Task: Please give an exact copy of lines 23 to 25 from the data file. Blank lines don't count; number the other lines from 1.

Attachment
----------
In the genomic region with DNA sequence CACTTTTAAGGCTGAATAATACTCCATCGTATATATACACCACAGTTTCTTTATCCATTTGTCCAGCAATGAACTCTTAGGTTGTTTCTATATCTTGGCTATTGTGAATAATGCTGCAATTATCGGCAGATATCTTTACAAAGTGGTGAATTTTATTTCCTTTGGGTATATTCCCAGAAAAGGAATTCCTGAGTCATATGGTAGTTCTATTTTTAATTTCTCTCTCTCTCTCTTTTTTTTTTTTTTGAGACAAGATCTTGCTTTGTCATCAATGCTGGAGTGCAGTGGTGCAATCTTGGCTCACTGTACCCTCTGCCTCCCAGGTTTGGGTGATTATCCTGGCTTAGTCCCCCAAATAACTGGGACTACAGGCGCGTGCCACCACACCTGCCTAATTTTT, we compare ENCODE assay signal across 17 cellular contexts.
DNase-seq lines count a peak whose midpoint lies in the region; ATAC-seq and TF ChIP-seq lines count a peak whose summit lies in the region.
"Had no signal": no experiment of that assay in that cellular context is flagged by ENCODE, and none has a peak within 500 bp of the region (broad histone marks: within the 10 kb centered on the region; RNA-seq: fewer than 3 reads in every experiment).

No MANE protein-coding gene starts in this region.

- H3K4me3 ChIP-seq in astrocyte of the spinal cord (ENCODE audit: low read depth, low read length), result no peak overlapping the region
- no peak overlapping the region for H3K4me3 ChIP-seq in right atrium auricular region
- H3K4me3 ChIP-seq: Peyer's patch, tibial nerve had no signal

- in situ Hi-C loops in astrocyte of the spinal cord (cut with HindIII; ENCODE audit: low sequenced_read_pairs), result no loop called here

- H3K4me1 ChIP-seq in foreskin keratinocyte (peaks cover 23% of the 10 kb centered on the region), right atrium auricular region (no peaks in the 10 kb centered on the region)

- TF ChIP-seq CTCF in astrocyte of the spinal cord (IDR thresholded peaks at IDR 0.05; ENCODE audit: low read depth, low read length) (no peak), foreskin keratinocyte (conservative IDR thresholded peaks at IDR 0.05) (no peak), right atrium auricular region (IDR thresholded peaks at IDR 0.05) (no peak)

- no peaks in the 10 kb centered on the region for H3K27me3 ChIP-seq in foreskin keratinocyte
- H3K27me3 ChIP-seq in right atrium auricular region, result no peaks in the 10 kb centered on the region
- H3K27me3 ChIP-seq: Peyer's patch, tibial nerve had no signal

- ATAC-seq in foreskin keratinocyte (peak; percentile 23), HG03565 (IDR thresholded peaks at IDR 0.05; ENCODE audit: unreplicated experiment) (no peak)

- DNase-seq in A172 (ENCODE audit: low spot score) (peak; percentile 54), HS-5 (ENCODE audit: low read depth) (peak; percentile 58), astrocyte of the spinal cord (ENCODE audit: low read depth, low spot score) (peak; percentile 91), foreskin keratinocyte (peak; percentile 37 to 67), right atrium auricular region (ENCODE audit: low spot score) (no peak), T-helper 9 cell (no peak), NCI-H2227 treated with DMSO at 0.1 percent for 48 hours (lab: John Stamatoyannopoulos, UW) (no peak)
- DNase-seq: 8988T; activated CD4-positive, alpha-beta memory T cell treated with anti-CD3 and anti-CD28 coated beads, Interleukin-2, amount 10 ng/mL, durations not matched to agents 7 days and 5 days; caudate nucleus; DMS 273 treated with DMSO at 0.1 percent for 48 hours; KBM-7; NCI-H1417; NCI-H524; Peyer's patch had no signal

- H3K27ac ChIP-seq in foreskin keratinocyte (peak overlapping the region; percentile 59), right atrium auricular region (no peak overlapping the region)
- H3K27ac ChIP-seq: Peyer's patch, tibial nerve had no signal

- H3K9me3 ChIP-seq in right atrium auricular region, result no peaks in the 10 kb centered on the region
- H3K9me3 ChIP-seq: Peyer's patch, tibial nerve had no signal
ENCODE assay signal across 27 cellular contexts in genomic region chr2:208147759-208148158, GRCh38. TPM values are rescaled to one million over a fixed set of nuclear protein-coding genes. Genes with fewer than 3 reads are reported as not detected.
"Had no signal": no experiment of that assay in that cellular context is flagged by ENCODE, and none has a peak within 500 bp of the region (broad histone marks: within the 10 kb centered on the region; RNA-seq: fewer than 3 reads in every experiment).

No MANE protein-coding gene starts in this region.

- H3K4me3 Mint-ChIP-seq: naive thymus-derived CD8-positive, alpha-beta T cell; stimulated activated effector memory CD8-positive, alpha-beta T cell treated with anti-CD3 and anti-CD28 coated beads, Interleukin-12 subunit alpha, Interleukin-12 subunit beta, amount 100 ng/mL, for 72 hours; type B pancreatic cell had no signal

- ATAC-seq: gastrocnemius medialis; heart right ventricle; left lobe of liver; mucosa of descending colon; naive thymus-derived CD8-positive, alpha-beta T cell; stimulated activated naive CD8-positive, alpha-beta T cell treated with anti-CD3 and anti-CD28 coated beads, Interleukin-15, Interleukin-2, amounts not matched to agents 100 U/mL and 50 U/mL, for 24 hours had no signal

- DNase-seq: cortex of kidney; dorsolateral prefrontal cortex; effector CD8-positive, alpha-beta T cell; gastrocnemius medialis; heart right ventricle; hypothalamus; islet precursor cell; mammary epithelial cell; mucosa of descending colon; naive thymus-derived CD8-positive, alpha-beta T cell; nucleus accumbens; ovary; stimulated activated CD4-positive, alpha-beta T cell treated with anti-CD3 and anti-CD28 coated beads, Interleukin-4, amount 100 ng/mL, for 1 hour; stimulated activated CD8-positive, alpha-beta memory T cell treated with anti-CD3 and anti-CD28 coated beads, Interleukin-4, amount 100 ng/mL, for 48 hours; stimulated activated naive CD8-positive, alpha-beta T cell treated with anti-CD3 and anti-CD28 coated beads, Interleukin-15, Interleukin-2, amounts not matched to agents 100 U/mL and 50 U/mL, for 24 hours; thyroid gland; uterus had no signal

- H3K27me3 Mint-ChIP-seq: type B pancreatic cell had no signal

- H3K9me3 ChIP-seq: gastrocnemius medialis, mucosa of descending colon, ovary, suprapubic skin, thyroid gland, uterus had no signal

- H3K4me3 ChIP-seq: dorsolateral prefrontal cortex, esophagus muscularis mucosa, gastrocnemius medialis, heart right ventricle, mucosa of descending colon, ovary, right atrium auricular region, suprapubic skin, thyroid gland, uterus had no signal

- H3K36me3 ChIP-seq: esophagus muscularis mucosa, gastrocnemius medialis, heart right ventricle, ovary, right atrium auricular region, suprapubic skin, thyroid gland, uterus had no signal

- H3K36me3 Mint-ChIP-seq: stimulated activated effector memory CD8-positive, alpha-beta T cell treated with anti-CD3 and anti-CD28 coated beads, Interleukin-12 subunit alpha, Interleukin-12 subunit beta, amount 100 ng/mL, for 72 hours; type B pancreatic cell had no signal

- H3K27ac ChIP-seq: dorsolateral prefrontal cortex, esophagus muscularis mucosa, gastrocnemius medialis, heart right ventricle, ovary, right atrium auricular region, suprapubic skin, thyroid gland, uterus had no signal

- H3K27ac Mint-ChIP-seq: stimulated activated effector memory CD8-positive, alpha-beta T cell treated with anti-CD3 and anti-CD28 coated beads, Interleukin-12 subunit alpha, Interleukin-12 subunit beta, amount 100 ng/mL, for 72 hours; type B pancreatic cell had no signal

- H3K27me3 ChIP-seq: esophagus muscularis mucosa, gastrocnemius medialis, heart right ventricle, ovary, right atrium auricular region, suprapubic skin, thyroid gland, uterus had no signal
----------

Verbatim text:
No MANE protein-coding gene starts in this region.

- H3K4me3 Mint-ChIP-seq: naive thymus-derived CD8-positive, alpha-beta T cell; stimulated activated effector memory CD8-positive, alpha-beta T cell treated with anti-CD3 and anti-CD28 coated beads, Interleukin-12 subunit alpha, Interleukin-12 subunit beta, amount 100 ng/mL, for 72 hours; type B pancreatic cell had no signal

- ATAC-seq: gastrocnemius medialis; heart right ventricle; left lobe of liver; mucosa of descending colon; naive thymus-derived CD8-positive, alpha-beta T cell; stimulated activated naive CD8-positive, alpha-beta T cell treated with anti-CD3 and anti-CD28 coated beads, Interleukin-15, Interleukin-2, amounts not matched to agents 100 U/mL and 50 U/mL, for 24 hours had no signal